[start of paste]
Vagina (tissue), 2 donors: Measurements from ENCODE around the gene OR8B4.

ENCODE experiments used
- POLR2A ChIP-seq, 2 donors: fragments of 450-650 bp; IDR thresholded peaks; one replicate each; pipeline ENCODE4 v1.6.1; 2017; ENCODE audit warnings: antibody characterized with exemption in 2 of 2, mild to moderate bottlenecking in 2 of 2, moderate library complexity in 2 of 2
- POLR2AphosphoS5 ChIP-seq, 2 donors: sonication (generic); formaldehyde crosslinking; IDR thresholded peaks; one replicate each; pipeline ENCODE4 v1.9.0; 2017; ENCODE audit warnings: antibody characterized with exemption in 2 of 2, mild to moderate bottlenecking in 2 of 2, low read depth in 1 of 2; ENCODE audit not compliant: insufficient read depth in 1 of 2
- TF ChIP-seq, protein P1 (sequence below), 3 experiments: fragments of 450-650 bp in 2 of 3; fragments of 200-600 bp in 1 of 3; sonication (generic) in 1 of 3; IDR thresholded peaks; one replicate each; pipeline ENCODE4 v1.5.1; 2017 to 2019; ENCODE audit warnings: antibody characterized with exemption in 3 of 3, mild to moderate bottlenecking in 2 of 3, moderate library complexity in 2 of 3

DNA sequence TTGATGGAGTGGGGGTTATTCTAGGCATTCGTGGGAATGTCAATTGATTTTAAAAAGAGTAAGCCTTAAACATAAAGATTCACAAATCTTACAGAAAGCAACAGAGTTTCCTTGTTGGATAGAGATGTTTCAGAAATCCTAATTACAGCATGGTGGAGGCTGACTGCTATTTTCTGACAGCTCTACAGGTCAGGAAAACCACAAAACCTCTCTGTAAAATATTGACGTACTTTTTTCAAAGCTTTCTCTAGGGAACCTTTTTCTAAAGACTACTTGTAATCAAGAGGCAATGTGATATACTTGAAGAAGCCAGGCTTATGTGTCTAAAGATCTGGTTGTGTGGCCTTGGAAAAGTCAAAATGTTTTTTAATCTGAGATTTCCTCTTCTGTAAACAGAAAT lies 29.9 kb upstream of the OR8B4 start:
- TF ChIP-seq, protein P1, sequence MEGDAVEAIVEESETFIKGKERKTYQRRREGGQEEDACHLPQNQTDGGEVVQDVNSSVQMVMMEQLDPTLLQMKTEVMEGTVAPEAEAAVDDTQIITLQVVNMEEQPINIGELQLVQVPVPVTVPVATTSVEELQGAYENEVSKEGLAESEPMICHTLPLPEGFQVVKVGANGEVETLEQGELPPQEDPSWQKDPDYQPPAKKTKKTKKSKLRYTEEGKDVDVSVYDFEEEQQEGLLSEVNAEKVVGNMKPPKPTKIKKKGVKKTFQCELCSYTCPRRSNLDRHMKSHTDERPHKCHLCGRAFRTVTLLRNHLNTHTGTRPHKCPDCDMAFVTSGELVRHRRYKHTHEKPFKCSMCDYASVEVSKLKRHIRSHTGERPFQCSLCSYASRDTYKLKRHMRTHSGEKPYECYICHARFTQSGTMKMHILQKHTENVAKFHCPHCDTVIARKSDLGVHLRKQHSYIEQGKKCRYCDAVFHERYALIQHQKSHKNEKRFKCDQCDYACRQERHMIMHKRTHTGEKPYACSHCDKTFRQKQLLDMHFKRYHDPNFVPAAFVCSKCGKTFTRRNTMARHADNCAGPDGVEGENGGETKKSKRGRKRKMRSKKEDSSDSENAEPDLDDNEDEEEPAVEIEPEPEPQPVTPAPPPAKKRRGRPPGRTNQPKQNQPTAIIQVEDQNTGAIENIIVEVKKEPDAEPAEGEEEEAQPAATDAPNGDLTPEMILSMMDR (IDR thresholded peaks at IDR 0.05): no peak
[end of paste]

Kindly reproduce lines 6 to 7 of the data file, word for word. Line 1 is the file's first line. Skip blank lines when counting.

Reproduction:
DNA sequence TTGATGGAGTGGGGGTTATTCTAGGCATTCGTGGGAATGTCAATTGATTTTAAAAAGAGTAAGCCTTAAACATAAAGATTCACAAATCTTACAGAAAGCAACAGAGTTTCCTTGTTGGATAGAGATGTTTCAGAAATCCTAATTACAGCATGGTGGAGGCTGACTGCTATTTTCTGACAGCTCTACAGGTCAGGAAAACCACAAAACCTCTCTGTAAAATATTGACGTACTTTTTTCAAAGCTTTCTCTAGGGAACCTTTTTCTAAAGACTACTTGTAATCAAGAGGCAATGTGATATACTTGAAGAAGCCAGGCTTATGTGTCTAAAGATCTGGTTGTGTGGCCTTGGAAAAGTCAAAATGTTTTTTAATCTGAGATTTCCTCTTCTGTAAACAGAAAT lies 29.9 kb upstream of the OR8B4 start:
- TF ChIP-seq, protein P1, sequence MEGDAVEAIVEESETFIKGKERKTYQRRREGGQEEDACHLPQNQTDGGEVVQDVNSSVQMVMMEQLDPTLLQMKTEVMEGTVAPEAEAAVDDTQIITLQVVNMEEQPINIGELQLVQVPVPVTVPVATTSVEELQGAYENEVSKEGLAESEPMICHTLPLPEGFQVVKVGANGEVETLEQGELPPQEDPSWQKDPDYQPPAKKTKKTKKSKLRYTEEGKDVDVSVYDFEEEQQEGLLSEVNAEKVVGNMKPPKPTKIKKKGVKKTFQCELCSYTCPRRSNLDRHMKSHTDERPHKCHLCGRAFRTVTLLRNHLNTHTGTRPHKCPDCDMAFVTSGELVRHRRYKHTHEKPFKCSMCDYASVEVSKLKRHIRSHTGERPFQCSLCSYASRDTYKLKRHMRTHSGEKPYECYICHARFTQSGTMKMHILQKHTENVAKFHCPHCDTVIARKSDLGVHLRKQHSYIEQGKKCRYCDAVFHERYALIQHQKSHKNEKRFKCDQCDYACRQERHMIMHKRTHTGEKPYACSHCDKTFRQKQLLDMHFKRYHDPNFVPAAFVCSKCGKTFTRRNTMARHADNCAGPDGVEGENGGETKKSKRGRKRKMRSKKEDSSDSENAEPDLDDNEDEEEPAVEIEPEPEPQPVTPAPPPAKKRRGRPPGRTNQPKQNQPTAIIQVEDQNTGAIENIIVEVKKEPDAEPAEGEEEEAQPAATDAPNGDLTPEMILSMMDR (IDR thresholded peaks at IDR 0.05): no peak